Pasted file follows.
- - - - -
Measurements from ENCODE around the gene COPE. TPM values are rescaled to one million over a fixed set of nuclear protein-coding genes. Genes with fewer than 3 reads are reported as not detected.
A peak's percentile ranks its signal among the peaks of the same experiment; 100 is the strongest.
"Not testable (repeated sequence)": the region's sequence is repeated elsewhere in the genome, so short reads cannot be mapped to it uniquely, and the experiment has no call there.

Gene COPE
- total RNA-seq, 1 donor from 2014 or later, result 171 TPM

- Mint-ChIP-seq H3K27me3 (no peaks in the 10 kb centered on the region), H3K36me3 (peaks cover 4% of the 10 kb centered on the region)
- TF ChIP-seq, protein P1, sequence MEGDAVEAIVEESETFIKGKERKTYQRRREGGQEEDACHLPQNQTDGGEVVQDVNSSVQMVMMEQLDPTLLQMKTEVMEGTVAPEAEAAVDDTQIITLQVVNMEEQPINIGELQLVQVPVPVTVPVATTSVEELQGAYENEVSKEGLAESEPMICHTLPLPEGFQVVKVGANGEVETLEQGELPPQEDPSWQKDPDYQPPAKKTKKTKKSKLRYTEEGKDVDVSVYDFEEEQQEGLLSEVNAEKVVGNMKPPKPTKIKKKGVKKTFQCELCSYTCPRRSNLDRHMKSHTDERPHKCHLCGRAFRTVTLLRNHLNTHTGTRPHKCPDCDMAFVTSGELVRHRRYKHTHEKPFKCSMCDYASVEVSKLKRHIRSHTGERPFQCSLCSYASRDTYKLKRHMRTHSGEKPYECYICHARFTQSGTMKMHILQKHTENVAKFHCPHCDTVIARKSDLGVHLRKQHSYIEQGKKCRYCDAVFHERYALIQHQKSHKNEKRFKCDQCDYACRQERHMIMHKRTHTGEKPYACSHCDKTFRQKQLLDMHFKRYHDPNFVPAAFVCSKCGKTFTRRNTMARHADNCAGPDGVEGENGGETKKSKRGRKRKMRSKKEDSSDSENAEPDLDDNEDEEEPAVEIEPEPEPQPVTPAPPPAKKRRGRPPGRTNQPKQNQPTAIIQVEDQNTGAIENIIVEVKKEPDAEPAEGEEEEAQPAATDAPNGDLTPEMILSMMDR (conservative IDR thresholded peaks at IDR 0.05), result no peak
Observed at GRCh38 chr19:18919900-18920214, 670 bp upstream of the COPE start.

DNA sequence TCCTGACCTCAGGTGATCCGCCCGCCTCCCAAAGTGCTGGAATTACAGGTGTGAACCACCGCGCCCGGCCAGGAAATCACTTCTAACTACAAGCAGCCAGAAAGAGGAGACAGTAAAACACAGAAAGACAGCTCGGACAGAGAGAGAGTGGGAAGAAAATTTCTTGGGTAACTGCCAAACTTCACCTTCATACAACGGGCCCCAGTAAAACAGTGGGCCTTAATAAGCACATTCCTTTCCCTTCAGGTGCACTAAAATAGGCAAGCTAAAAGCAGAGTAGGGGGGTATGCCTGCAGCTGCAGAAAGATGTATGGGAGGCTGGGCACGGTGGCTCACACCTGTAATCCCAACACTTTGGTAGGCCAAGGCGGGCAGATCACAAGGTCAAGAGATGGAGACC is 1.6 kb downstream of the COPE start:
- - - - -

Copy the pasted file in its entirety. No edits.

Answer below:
Measurements from ENCODE around the gene COPE. TPM values are rescaled to one million over a fixed set of nuclear protein-coding genes. Genes with fewer than 3 reads are reported as not detected.
A peak's percentile ranks its signal among the peaks of the same experiment; 100 is the strongest.
"Not testable (repeated sequence)": the region's sequence is repeated elsewhere in the genome, so short reads cannot be mapped to it uniquely, and the experiment has no call there.

Gene COPE
- total RNA-seq, 1 donor from 2014 or later, result 171 TPM

- Mint-ChIP-seq H3K27me3 (no peaks in the 10 kb centered on the region), H3K36me3 (peaks cover 4% of the 10 kb centered on the region)
- TF ChIP-seq, protein P1, sequence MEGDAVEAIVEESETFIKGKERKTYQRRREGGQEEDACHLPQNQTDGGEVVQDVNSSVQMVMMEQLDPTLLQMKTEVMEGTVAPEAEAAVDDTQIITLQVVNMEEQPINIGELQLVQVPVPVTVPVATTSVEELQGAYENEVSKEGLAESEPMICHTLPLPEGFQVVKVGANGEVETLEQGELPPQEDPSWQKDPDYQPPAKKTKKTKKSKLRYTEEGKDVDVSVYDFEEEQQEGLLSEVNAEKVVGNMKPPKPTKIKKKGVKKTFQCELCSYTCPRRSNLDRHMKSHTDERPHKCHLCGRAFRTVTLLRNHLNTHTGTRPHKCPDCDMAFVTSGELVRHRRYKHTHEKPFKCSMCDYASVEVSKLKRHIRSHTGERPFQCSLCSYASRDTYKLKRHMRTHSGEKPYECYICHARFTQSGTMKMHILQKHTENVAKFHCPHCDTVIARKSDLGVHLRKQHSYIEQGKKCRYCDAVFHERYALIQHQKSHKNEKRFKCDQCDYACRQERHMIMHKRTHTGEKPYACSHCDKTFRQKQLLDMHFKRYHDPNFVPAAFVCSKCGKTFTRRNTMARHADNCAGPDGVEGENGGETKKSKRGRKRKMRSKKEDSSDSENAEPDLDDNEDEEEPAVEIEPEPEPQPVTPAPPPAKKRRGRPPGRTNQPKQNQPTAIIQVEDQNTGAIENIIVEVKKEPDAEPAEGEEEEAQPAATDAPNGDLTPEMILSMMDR (conservative IDR thresholded peaks at IDR 0.05), result no peak
Observed at GRCh38 chr19:18919900-18920214, 670 bp upstream of the COPE start.

DNA sequence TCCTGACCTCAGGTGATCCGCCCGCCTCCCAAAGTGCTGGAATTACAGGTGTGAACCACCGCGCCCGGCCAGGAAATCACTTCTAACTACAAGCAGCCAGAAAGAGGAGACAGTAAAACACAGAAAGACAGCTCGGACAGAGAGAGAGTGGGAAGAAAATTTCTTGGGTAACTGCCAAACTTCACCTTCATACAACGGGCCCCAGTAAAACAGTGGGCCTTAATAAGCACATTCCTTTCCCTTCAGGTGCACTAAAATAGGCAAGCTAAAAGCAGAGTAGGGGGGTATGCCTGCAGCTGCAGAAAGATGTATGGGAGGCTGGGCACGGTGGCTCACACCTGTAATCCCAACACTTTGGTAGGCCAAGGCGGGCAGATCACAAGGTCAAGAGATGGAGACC is 1.6 kb downstream of the COPE start: